Q&A with Sarah and Cyndy – What is my retirement number?


submitted by Sarah Chisholm, Financial Advisor
O’Farrell Wealth & Estate Planning | Assante Capital Management Ltd. 

At first the concept of a retirement number seems simple enough; a specific sum of money or a ratio of previous income to tell you how much you need for retirement. Unfortunately, there is no universal number or ratio that you can use. Every retirement cashflow is very much unique to the individual and their family. 

Take a moment to consider, if you and your spouse went to a local restaurant and ordered dinner, what would the bill be? What if your neighbors went to the same restaurant and ordered dinner? Would their bill be the exact same? That would be extremely unlikely as people have different food and drink preferences. 

Retirement planning needs to be customized to the individual or family; there are too many variables for a one size fits all number or ratio. Of the many variables, it is important to consider: lifestyle expenses, life expectancy, sources of income and risk tolerance. 

For lifestyle expenses, consider: 

  1. What do I currently spend on my lifestyle expenses?
  2. What will I do with my free time in retirement? Will I be travelling or investing in a new hobby?
  3. Are there legacy goals I would like to achieve while living or in my estate?
  4. What impact will inflation have on my cost of living during retirement?

Understanding your projected expenses in retirement helps give you a framework for your retirement planning. Another major piece is life expectancy:

  1. At what age will I retire?
  2. Am I currently healthy? 
  3. Do I have a family history of longevity?

Health can impact both the length of your life and the cost of maintaining your lifestyle. Poor health could result in high long-term care costs, or it could mean a shortened life expectancy. What does retirement look like if you live to age 80 versus if you live to age 95? Will I have health benefits coverage? No one has a crystal ball, but planning around different scenarios will build a buffer into your retirement plan. 

Now that you have an idea of your expenses and the length of your retirement. How will you fund your retirement plan?

  1. What income will I have in retirement? 
  2. Am I entitled to any government pensions or social benefits or workplace pension?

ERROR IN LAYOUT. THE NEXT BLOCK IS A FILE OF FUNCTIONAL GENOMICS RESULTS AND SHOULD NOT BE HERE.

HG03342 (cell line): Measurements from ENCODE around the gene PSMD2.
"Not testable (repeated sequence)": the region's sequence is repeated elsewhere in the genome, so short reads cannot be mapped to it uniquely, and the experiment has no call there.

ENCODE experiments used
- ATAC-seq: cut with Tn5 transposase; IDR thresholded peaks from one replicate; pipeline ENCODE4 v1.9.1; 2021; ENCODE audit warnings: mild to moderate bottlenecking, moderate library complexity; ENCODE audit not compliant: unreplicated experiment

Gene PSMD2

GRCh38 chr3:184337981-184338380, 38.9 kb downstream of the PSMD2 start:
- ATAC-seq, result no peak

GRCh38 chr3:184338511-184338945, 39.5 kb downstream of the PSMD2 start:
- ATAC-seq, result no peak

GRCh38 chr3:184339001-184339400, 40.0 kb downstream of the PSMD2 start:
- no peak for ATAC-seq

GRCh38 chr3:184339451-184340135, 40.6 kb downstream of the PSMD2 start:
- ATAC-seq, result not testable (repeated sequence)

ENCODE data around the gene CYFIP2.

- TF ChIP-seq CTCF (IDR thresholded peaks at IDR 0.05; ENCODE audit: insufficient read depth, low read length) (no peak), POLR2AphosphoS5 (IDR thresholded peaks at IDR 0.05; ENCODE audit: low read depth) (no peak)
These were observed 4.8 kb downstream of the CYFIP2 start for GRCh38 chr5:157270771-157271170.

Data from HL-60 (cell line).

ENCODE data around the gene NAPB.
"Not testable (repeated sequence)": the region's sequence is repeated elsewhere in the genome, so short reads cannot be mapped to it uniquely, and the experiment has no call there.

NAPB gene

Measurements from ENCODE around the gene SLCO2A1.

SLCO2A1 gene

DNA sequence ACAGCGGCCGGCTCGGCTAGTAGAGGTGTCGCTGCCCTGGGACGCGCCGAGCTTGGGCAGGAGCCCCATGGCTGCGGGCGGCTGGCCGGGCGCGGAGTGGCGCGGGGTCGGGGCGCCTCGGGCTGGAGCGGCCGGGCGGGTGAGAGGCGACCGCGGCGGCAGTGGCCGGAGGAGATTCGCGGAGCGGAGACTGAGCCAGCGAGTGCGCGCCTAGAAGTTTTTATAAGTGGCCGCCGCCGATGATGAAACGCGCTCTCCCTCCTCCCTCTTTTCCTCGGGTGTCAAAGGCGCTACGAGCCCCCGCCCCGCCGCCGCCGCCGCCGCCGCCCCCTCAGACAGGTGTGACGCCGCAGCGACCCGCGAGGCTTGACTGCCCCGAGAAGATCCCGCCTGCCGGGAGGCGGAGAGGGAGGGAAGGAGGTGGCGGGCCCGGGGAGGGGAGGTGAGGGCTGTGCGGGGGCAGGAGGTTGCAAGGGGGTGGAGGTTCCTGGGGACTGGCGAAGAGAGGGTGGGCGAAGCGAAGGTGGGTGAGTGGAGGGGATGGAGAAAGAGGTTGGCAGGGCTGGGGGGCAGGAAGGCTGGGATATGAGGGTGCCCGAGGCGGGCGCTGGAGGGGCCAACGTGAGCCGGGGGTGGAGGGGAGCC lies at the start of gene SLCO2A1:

3. What investments can I draw on or what assets can I sell?

Analyzing your expected Old Age Security benefits and your Canada Pension Plan income can be a enlightening process. Did you realize that your CPP entitlement is based on your CPP contributions throughout your working career, whereas OAS is a residency-based benefit? What other investments or assets will you have in retirement? Are you contributing to a Registered Retirement Savings Plan or a Tax Free Savings Account for retirement? Will you generate cash flow through rental properties?

The growth in your investment accounts will depend on your investment approach. What fixed income/equity allocation do you hold and what are the expected returns? What contributions are you currently making to your investments, and do you need to increase those contributions to secure your retirement plan?

Retirement is a period to relax and enjoy the fruits of your labor. Make sure you prioritize planning for your retirement so that you can truly find that peace and serenity. Consider sitting with a trusted financial advisor to track down your retirement “number.”

Sarah Chisholm is a Financial Advisor with Assante Capital Management Ltd. The opinions expressed are those of the author and not necessarily those of Assante Capital Management Ltd. Please contact her at 613.258.1997 or visit ofarrellwealth.com to discuss your circumstances prior to acting on the information above. Assante Capital Management Ltd. is a member of the Canadian Investor Protection Fund and the Investment Industry Regulatory Organization of Canada.



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